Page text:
The rebirth of CityCenterDC as a thoughtfully planned urban development signals a dynamic future for our city, a transformation that balances both beauty and function. It will enhance the civic, cultural and economic opportunities of our city and create a vital, all-encompassing community center where we all can live, work, shop, celebrate, and learn.



Hines|Archstone recognizes the importance of community involvement in the design and planning process of a project of this magnitude. We take seriously our commitment to consider input from the community in formulating its master plan, designing and constructing the project and, finally, during ongoing operations of the development. Hines|Archstone has developed a Community Involvement Plan based on the following objectives:

  • To provide complete and understandable information to the community at all stages of the design process as well as during the construction and operational phases of the development.
  • To take a proactive approach to soliciting ideas/concerns from the community at the earliest possible stage so its input can truly be incorporated into the master plan process and subsequent phases.
  • To create a common vision for the development, taking into account divergent interests of both the public and private sectors, by using a proactive approach that involves various community groups in a meaningful exchange early in the master plan process.

The key components of our Community Involvement Plan include: outreach to community groups and stakeholders; formation of an advisory committee; implementation of apprenticeship and internship programs and support of community events.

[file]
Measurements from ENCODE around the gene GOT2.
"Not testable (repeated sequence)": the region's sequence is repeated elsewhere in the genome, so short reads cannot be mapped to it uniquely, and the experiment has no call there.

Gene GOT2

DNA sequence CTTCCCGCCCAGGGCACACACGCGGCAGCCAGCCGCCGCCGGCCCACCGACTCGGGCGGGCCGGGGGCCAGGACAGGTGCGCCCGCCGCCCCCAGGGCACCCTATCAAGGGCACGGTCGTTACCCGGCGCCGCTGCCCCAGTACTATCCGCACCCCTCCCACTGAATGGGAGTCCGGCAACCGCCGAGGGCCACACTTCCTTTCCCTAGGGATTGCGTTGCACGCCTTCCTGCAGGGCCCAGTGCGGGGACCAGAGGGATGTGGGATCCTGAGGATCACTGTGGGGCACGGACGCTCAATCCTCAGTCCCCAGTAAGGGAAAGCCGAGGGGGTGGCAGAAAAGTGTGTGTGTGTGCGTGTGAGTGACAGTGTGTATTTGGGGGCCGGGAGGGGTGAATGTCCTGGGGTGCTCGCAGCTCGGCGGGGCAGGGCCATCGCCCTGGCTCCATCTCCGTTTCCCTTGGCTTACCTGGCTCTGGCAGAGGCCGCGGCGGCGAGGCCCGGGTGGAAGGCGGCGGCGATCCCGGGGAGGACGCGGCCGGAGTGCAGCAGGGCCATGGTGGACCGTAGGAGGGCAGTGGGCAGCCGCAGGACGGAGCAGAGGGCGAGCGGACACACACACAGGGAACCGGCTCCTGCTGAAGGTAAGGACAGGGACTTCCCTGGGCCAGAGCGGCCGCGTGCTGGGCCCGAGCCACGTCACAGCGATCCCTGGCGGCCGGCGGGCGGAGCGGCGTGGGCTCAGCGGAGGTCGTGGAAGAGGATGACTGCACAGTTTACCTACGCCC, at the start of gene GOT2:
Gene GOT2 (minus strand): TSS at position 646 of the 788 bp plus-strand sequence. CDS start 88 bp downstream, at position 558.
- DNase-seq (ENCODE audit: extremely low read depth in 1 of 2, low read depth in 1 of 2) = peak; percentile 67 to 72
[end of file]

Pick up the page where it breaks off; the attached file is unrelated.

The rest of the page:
The developers who have been selected to see the redevelopment of this important site to completion include a carefully assembled and accomplished team of local, national and international firms. They stand united in the belief that the new development must echo the voices of the District's residents and reflect the unique character of Washington DC.

The team's combined professional experience features an unparalleled record of achievements in architecture, landmark development, city planning, urban design, and management of residential, retail, and recreational properties throughout the world.

CityCenterDC Consists of Three Phases.

Construction anticipated to begin: Second Quarter 2011

The project will include the following:

Phase I

  • Retail: 185,000 sf
  • Office: 520,000 sf
  • Housing - Rental: 458 units (20% affordable)
  • Housing - For Sale: 216 units (20% affordable)
  • Parking: 1,555 spaces
  • NW Park (11th and New York Avenue): 29,000 sf
  • Central Plaza: 20,000 sf

Phase II

  • Hotel: 350 to 400 Rooms
  • Retail: 110,000 sf

Phase III

  • Office: 500,000 sf
  • Retail: 40,000 sf

*All numbers and measurements are current estimates and are subject to refinement.


First Source Employment Agreement Program

The First Source Employment Agreement program ensures that DC residents receive priority for new jobs created by development projects.

Hines|Archstone is a participant of this program ensuring that:

  • All job openings created are listed with the Department of Employment Services
  • District residents are given priority for newly created on-site jobs